Some professors advance to high-level administrative positions, such as dean or president. For information on deans and other administrative positions, see the profile on postsecondary education administrators. For more information about college and university presidents, see the profile on top executives.

Important Qualities

Critical-thinking skills. To conduct original research and design experiments, postsecondary teachers need to analyze information logically.

Interpersonal skills. Postsecondary teachers need to work well with others for tasks such as instructing students and serving on committees.

Resourcefulness. Postsecondary teachers must be able to present information in a way that students will understand. They need to adapt to the different learning styles of their students and be able to use technology for lessons or assignments.

Speaking skills. Postsecondary teachers need good communication skills to present lectures and provide feedback to students.

Writing skills. Postsecondary teachers need strong writing ability to publish original research and analysis.

Pay About this section

Postsecondary Teachers

Median annual wages, May 2021

Postsecondary teachers

$79,640

Educational instruction and library occupations

$57,220

Total, all occupations

$45,760

 

The median annual wage for postsecondary teachers was $79,640 in May 2021. The median wage is the wage at which half the workers in an occupation earned more than that amount and half earned less. The lowest 10 percent earned less than $46,690, and the highest 10 percent earned more than $172,130.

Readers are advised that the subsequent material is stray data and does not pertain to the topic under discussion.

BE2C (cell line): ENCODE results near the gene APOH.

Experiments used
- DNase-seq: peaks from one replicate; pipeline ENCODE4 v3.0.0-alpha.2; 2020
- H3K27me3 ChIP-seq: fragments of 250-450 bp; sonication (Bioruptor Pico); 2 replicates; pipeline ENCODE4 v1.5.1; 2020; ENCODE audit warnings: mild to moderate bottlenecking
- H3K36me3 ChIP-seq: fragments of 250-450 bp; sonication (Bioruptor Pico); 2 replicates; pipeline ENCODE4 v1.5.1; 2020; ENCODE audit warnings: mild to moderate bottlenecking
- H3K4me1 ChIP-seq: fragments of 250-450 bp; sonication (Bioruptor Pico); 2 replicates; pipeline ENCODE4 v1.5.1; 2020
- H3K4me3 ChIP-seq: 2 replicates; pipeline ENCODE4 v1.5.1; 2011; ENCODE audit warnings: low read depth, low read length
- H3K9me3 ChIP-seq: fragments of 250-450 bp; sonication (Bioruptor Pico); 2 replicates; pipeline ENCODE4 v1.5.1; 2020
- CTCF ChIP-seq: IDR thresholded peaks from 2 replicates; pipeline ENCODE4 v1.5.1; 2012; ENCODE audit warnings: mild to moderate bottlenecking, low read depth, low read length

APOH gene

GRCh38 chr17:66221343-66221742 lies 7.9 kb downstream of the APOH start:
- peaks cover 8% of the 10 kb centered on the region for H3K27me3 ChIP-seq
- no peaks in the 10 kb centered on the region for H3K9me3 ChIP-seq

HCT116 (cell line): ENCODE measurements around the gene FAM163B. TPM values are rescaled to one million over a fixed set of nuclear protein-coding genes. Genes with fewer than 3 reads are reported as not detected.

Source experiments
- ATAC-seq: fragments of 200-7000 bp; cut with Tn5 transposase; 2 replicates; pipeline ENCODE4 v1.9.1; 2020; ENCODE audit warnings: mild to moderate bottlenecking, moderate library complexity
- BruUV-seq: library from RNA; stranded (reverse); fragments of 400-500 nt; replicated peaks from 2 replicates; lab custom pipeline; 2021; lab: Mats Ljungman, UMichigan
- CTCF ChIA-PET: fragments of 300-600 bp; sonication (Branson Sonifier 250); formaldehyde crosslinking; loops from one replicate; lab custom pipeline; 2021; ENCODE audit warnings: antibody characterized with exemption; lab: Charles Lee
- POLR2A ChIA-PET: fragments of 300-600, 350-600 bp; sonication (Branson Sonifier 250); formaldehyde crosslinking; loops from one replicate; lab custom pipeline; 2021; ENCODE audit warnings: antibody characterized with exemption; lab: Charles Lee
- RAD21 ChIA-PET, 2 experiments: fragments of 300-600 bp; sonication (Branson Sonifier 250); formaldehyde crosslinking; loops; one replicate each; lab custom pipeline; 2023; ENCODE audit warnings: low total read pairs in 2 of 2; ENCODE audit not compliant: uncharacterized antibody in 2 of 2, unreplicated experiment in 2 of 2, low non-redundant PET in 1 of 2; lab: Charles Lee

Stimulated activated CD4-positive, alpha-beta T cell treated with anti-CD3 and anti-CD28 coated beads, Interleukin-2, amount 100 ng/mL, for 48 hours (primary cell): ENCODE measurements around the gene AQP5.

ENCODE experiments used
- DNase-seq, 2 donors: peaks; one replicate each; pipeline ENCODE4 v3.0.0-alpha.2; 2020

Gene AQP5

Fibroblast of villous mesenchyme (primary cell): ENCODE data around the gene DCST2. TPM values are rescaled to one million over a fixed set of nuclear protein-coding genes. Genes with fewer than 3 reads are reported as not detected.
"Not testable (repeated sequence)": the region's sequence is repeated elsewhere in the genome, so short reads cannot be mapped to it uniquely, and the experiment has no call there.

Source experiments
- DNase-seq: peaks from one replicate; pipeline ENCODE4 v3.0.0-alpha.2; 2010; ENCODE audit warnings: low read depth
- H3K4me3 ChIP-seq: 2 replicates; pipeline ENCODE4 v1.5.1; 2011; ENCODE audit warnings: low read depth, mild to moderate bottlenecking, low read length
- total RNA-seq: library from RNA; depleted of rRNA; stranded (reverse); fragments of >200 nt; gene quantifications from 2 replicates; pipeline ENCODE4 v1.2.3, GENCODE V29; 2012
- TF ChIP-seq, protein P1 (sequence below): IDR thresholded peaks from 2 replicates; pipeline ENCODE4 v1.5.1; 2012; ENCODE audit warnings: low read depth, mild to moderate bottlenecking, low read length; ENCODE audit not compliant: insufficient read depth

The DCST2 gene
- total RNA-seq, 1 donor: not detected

Median annual wages for postsecondary teachers in May 2021 were as follows:

Law teachers, postsecondary $123,470
Engineering teachers, postsecondary 104,940
Economics teachers, postsecondary 104,940
Health specialties teachers, postsecondary 102,720
Atmospheric, earth, marine, and space sciences teachers, postsecondary 98,070
Anthropology and archeology teachers, postsecondary 97,340
Agricultural sciences teachers, postsecondary 95,910
Architecture teachers, postsecondary 95,160
Business teachers, postsecondary 94,360
Physics teachers, postsecondary 93,070
Forestry and conservation science teachers, postsecondary 82,330
Environmental science teachers, postsecondary 81,980
Political science teachers, postsecondary 81,980
Biological science teachers, postsecondary 81,440
Geography teachers, postsecondary 81,440
Family and consumer sciences teachers, postsecondary 79,630
Chemistry teachers, postsecondary 79,410
Area, ethnic, and cultural studies teachers, postsecondary 78,910
History teachers, postsecondary 78,130
Sociology teachers, postsecondary 77,980
Computer science teachers, postsecondary 77,910
Psychology teachers, postsecondary 77,860
Philosophy and religion teachers, postsecondary 77,610
Mathematical science teachers, postsecondary 77,580
Communications teachers, postsecondary 77,560
Social sciences teachers, postsecondary, all other 77,500
Nursing instructors and teachers, postsecondary 77,440
Library science teachers, postsecondary 77,100
Foreign language and literature teachers, postsecondary 77,030
Art, drama, and music teachers, postsecondary 75,940
English language and literature teachers, postsecondary 75,930
Recreation and fitness studies teachers, postsecondary 72,440
Social work teachers, postsecondary 71,010
Criminal justice and law enforcement teachers, postsecondary 64,600
Education teachers, postsecondary 63,910

In May 2021, the median annual wages for postsecondary teachers in the top industries in which they worked were as follows:

Colleges, universities, and professional schools; state $81,250
Colleges, universities, and professional schools; private 79,820
Junior colleges; local 79,810
Junior colleges; state 63,590

Wages vary by institution type. Postsecondary teachers typically have higher wages in colleges, universities, and professional schools than they do in community colleges or other types of schools.